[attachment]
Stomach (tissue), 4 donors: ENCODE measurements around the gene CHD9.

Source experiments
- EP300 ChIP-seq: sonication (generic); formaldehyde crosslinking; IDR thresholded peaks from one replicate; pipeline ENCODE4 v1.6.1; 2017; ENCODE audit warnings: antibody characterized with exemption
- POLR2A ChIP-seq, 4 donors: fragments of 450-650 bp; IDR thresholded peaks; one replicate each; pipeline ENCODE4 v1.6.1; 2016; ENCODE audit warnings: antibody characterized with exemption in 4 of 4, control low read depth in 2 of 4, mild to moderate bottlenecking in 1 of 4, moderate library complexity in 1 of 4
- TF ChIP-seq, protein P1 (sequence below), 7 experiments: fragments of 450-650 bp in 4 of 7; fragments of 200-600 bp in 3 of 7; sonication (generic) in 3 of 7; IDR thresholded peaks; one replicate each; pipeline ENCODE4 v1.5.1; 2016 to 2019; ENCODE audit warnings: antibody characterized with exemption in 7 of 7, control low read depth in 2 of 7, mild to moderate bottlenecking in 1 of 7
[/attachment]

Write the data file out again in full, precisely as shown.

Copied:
Stomach (tissue), 4 donors: ENCODE measurements around the gene CHD9.

Source experiments
- EP300 ChIP-seq: sonication (generic); formaldehyde crosslinking; IDR thresholded peaks from one replicate; pipeline ENCODE4 v1.6.1; 2017; ENCODE audit warnings: antibody characterized with exemption
- POLR2A ChIP-seq, 4 donors: fragments of 450-650 bp; IDR thresholded peaks; one replicate each; pipeline ENCODE4 v1.6.1; 2016; ENCODE audit warnings: antibody characterized with exemption in 4 of 4, control low read depth in 2 of 4, mild to moderate bottlenecking in 1 of 4, moderate library complexity in 1 of 4
- TF ChIP-seq, protein P1 (sequence below), 7 experiments: fragments of 450-650 bp in 4 of 7; fragments of 200-600 bp in 3 of 7; sonication (generic) in 3 of 7; IDR thresholded peaks; one replicate each; pipeline ENCODE4 v1.5.1; 2016 to 2019; ENCODE audit warnings: antibody characterized with exemption in 7 of 7, control low read depth in 2 of 7, mild to moderate bottlenecking in 1 of 7